Sometimes “community” can seem like a big word, but building it starts with the smallest of actions.
“If you talk about community within the neighbourhood. We may not have a strong one. Because yet we cant blame anyone, because that is what life is like in the city. Time is all committed to work. Even when we enter the lift, we stand next to each other be we are just staring at our phones. Sometimes, all it takes is to just look up and smile – the day already starts better. But it takes two to build relationships. We have to let others know that they can count on us if they ever need help. Knowing that others think of you and look out for you will really give you that sense of belonging. It’s the first step to building a community.”
“I’ve been living here here for about 2 years. For a long time, I had no idea who my neighbours were. It was just like going to a hotel – just checking in and checking out every day. But after you meet face to face, things feel different. It’s as if we already know each other so much more. It finally started to feel like I had neighbours and that I was’t alone after all.”
“Most people nowadays like privacy. We live in high-rise buildings just a door away from each other but we prefer to just be left alone. I think we forget that at the end of the day, the thing that builds the neighbourhood is the people.”
In this increasingly fast-paced society it is easy to forget that we are surrounded by people, who like us, appreciate simple friendly gestures, being treated with kindness that will better our daily lives. Building relationships goes a long way, and for the residents of Boulevard Residence, it is a necessary step for the creation of a sense of belonging among themselves. With a small effort from each of the residents, they came together to begin a community, to make their homes a better place to live in, and ultimately, to care for the people who are in the closest physical proximity to them in their everyday lives.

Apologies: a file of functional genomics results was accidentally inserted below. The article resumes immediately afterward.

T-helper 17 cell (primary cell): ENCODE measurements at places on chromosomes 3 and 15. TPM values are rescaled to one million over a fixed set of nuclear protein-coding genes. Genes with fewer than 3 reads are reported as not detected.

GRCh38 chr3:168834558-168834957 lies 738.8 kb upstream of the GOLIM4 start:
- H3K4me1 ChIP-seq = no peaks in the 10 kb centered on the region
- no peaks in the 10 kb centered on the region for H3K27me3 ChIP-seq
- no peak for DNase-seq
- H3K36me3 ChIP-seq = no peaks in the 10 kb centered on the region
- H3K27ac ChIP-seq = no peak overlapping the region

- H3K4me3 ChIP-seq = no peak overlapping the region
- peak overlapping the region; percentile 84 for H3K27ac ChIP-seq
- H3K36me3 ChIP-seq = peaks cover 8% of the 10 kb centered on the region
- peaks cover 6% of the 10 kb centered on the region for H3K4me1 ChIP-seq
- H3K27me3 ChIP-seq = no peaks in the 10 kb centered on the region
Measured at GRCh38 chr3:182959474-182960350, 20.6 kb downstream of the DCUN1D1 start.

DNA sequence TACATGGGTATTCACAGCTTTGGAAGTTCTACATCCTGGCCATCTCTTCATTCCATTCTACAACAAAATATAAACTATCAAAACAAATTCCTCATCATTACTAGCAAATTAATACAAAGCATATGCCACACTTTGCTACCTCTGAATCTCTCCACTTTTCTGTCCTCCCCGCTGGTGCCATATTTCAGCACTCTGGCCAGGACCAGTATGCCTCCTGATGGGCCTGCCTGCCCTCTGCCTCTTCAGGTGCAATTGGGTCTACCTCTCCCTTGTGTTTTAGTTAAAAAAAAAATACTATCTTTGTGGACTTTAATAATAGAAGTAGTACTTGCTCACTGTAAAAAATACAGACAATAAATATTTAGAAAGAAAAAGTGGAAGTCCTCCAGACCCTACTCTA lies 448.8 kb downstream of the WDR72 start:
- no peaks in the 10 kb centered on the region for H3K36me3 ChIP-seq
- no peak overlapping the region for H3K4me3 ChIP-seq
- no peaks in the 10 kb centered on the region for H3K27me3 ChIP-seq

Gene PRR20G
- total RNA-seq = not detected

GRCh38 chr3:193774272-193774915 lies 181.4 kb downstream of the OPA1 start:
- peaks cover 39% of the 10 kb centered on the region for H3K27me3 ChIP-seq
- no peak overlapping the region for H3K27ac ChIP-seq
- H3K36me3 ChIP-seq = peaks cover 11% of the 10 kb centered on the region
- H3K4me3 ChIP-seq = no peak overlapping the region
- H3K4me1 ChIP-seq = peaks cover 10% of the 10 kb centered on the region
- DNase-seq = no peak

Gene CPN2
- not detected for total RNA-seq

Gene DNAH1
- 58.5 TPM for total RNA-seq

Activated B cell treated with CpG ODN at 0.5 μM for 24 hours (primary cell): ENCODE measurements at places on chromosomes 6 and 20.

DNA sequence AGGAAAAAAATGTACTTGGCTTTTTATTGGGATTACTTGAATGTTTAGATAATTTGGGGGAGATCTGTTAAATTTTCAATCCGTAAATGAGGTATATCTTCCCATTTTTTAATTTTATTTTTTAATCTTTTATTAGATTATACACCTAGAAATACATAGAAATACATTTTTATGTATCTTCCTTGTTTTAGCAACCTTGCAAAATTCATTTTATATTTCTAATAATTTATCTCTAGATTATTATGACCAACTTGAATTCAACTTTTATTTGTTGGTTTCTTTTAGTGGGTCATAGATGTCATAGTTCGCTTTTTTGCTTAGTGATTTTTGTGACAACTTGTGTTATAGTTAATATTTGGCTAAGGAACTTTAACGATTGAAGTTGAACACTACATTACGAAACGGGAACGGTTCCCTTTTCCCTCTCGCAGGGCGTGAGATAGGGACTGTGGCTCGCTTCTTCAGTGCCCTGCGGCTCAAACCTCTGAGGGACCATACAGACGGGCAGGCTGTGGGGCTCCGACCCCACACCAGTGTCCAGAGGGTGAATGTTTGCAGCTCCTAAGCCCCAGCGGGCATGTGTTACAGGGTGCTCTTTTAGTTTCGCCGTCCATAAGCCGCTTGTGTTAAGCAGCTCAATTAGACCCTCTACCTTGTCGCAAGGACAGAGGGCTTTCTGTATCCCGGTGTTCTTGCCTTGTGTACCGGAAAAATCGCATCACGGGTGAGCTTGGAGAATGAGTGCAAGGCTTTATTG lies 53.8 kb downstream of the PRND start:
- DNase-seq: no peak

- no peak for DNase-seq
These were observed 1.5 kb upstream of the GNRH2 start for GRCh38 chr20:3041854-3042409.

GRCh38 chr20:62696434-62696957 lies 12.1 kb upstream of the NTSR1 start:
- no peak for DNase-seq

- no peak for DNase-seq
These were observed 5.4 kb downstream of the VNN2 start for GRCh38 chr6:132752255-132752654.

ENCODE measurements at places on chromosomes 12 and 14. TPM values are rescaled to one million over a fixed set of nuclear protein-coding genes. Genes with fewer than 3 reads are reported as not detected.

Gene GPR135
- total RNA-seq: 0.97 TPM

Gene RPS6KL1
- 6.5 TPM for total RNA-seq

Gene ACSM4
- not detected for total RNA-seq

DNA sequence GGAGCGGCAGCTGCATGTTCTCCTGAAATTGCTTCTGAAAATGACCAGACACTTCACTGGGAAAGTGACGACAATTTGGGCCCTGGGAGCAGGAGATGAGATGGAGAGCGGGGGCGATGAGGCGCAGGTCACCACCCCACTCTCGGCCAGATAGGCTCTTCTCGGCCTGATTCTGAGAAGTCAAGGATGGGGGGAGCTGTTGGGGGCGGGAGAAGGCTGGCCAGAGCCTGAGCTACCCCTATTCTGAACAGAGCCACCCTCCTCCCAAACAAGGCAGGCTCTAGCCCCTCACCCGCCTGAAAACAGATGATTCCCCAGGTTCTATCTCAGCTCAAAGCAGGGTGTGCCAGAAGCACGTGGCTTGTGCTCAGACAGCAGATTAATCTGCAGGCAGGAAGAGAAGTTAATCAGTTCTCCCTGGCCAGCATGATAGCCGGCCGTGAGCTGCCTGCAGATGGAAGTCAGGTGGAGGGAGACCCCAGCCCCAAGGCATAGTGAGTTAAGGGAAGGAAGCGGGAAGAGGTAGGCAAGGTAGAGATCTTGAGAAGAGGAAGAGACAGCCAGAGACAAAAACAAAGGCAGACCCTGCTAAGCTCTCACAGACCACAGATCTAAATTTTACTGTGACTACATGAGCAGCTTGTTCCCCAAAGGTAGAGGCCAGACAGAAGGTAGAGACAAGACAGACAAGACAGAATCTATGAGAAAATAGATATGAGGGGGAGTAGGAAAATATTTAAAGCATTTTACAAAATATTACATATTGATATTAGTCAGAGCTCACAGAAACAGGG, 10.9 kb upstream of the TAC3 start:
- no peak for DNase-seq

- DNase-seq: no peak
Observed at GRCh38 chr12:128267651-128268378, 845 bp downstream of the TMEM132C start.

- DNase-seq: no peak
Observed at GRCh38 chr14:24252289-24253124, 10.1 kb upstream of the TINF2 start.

Most people wouldn’t remember the first time they ran or jumped around. For me, that moment of freedom only came when I was 21. I threw off my crutches and walk without pain. It felt like I was flying. I was a sick kid. My feet would swell whenever I applied pressure on it. It was like living with a time bomb. I could never go out and play. I would watch my siblings from afar, at the comfort of my home. When I was 21, I decided I’m not having of these. Everyone’s going away to Kuala Lumpur or another city, and I was still stuck in my parents’ home. I wanted a life like other people. With a prosthetic leg, I could finally run and play and jump! I could finally feel normal. Of course, people still stare. I still remember the first time I wore my shorts out. A close friend encouraged me. He told me, “Don’t give in to what other people think of you. You wear shorts, you go anywhere you want! Just be yourself.” Since then, I’ve conquered many things. Flying fox, swimming, zumba dancing. The sky’s the limit! That is also why I want to do paragliding next. There’s nothing stopping me. Now, when people stare, I let them be. Why can’t they just look at me, as me?